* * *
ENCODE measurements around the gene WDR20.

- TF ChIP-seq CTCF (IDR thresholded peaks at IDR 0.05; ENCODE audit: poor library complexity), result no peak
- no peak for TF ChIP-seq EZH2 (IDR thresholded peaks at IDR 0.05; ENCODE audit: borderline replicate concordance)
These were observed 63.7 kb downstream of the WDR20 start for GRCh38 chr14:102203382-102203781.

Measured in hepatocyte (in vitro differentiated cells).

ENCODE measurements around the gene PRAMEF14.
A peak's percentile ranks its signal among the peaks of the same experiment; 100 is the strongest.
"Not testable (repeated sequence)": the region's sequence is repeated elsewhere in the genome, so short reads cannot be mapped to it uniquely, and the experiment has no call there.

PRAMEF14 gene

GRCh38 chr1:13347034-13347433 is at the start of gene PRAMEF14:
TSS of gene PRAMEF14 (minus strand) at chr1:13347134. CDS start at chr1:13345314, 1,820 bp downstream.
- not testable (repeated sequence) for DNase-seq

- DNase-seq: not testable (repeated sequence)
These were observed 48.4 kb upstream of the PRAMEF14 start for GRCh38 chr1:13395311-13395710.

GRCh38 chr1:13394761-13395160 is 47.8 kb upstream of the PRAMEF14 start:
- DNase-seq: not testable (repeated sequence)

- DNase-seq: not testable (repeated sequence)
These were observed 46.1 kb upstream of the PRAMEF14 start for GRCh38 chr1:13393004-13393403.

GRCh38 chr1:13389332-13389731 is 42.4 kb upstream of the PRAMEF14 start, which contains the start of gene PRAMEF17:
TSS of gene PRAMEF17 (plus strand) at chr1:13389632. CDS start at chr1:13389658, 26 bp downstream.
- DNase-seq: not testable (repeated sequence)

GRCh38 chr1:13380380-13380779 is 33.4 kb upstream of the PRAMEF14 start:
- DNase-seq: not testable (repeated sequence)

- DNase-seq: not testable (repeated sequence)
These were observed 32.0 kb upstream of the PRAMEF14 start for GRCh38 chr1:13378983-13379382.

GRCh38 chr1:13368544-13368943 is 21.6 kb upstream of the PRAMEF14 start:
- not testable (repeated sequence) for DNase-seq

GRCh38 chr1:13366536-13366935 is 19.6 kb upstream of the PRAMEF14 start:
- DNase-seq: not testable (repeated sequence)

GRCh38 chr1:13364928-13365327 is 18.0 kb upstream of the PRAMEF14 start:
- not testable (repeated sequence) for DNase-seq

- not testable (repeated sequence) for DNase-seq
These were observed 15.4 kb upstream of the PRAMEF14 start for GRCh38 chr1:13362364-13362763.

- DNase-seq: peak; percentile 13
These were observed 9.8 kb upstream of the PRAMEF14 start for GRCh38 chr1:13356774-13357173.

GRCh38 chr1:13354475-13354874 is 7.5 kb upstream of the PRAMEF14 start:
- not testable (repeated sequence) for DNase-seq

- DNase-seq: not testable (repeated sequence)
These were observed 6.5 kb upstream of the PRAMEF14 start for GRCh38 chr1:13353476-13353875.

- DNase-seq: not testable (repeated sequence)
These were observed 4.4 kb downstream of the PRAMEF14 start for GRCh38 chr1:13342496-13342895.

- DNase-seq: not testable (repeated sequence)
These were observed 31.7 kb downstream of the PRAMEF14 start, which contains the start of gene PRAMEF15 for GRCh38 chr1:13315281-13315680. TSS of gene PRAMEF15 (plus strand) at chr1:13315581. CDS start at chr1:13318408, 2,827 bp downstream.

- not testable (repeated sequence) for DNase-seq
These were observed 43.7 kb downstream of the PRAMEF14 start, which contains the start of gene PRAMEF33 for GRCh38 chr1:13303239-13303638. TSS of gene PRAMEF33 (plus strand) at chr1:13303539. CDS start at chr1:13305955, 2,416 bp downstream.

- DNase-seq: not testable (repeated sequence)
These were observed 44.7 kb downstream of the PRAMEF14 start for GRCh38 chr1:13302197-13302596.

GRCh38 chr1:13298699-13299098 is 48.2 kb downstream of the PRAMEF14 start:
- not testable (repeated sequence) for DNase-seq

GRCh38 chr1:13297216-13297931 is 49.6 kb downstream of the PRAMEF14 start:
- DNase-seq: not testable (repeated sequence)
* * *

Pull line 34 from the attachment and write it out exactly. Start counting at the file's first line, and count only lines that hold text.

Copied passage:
- DNase-seq: peak; percentile 13